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Mathematical theorem used to crack US government encryption algorithm

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In the digital age and moving towards quantum computing, protecting data from hacking attacks is one of our greatest challenges, and one that experts, governments and industries around the world are working hard on. While this is an effort to build a more connected and secure future, it can certainly learn from the past.

In July, the US National Institute of Standards and Technology (NIST) selected four encryption algorithms and ran a series of challenge problems to test their security, offering a $50,000 reward to whoever succeeded in cracking them. It happened in less than an hour: One of the promising algorithm candidates, called SIKE, was hacked with a single personal computer. The attack was not based on a powerful machine, but on powerful math based on a theorem developed decades ago by a Queen’s professor.

Ernst Kani has been researching and teaching since the late 1970s—first at the University of Heidelberg, in Germany, and then at Queen’s, where he joined the Department of Mathematics and Statistics in 1986. His main research focus is arithmetic geometry, a field of mathematics that uses the techniques of algebraic geometry to solve problems in number theory.

The problems that Dr. Kani tries to solve, going back to ancient times. His particular area of ​​inquiry was developed by Diophantus of Alexandria about 1800 years ago and is a series of problems known as Diophantine questions. One of the most famous questions in the field is Fermat’s Last Theorem, formulated by Pierre Fermat in 1637 and which took the math community 350 years to prove – an achievement by Princeton professor Andrew Wiles in 1994. Wiles received many awards and honors for this work, including an honorary doctorate from Queen’s in 1997.

Neither Diophantus nor Fermat dreamed of quantum computers, but Dr. Kani’s work on Diophantine issues resurfaced during the NIST round of testing. The successful hackers – Wouter Castryck and Thomas Decru, both researchers at the Catholic University of Leuven, in Belgium – based their work on the “glue and split” theorem developed by the Queen’s mathematician in 1997.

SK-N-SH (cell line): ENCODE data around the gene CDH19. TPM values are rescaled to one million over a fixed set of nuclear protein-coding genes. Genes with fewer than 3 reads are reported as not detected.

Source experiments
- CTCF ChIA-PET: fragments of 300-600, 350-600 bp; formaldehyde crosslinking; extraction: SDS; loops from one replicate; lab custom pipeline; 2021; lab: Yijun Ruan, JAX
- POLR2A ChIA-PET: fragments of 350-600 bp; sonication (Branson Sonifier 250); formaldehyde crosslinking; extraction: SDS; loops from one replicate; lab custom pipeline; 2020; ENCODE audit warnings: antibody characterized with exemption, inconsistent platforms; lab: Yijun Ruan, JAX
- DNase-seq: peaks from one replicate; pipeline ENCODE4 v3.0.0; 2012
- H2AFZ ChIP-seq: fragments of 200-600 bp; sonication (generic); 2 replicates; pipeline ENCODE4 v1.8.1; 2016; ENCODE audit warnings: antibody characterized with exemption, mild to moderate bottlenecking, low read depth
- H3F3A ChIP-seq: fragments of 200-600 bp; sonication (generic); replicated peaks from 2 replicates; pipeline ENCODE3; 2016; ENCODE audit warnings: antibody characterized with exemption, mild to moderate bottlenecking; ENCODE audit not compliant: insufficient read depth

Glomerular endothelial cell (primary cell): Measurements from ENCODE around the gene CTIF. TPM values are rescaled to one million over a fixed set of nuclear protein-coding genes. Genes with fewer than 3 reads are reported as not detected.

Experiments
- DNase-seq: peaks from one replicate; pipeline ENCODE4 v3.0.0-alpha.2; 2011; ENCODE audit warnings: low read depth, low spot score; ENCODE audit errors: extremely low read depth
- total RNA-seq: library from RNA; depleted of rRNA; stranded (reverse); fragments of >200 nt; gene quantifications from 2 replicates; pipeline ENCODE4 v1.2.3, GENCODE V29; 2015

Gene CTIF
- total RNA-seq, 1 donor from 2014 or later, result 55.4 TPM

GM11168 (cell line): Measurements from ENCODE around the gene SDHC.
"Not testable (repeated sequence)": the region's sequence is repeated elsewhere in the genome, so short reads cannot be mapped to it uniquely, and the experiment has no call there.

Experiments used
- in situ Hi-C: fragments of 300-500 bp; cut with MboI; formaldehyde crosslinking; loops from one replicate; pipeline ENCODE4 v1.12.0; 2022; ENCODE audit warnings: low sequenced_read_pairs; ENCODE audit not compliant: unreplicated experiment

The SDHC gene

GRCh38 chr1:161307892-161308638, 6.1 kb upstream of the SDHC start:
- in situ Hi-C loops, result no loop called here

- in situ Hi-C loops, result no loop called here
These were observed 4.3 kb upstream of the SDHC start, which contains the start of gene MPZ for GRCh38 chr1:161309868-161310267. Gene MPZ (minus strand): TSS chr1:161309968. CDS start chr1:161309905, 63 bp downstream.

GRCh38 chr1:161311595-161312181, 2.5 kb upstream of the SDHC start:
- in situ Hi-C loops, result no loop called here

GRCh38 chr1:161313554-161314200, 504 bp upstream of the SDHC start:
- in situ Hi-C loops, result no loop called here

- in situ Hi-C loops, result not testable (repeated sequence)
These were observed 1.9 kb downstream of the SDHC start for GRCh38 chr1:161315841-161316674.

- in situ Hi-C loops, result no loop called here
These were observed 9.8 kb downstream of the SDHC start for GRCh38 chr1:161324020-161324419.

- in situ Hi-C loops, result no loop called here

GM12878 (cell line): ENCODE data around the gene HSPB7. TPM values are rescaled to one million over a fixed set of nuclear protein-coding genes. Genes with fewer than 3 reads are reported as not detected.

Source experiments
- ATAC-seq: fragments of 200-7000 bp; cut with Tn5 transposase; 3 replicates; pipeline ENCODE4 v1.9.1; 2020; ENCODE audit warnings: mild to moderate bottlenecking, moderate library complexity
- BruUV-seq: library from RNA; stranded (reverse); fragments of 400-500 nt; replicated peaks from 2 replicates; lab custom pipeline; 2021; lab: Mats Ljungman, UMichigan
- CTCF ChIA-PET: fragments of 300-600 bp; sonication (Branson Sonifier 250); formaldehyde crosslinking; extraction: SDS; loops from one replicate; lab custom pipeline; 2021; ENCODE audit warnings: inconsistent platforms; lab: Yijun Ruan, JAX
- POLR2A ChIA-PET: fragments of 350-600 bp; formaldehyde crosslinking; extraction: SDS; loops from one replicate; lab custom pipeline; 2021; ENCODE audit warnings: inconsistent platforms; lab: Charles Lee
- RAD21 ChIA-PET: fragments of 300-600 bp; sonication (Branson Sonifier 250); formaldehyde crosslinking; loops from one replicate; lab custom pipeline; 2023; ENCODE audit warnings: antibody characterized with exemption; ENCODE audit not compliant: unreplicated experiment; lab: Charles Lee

In fact, Dr. Kani was not concerned about cryptographic algorithms when he developed the theorem. That work began in the 1980s, in collaboration with another German mathematician, Gerhard Frey, whose work was crucial in solving Fermat’s Last Theorem. drs. Kani and Frey wanted to advance research into elliptic curves, a type of equation that would later be used for cryptographic purposes.

The goals of both researchers at the time were purely theoretical. They were interested in manipulation mathematical objects to learn more about their own properties. “Doing pure math is an end in itself, so we’re not thinking about real-world applications,” explains Dr. Kani out. “But later on, many of those studies are useful for various purposes. When Fermat proposed his theorem hundreds of years ago, his intention was to be able to decompose certain large numbers. The application to cryptography did not come until much later, in 1978. In fact, all methods we use today for data encryption are based on mathematics.”

Donuts and curves

Mathematicians often call mathematics a beautiful thing. For those not working in the field, it can be challenging to see this beauty, or even to have an understanding of what these research projects are all about – it takes some imagination.

Imagine an object in the shape of a donut with a hole in the middle: this is a visual model of an elliptical exerciser curve, also known as a genus one curve. drs. Kani and Frey wanted to combine two curves of gender one to form a new object – a curve of gender two, something we can imagine as two donuts glued tightly together. They tried to use some properties of the constructed genus 2 curve to derive certain properties of the two original genus 1 curves, which were “glued” together.

In his 1997 paper, Dr. Kani the original construction by gluing together any pair of elliptic curves. But in that case the construction sometimes fails – it can construct an object in which the two donuts only touch at one point. The article analyzes the precise circumstances under which this occurs (i.e. when the structure fails or “splits”). Castryck and Decru used this characterization of the flaw in their method to attack the proposed SIKE encryption scheme.

“Our problem had nothing to do with cryptography, which is why I was surprised when I heard about the algorithm attack. It was quite ingenious what they did there!” says Dr. Kani. “One of the co-authors of the SIKE algorithm expressed surprise that curves of gender two can be used to obtain elliptic curve information. But this was precisely our original strategy in the 1980s and 1990s (and then).”

Although cryptographers and computer engineers are not always well versed in all the powerful techniques of mathematics, many different skills and forms of knowledge can be combined to improve the way we store and transmit data.

“Cryptography uses a lot of advanced math, especially arithmetic geometry. Computer experts and math experts need to work together to advance this area,” said Dr. problems with genus two curves and elliptic curves.

More information:
Original paper: The number of turns of genus two with elliptic differentials

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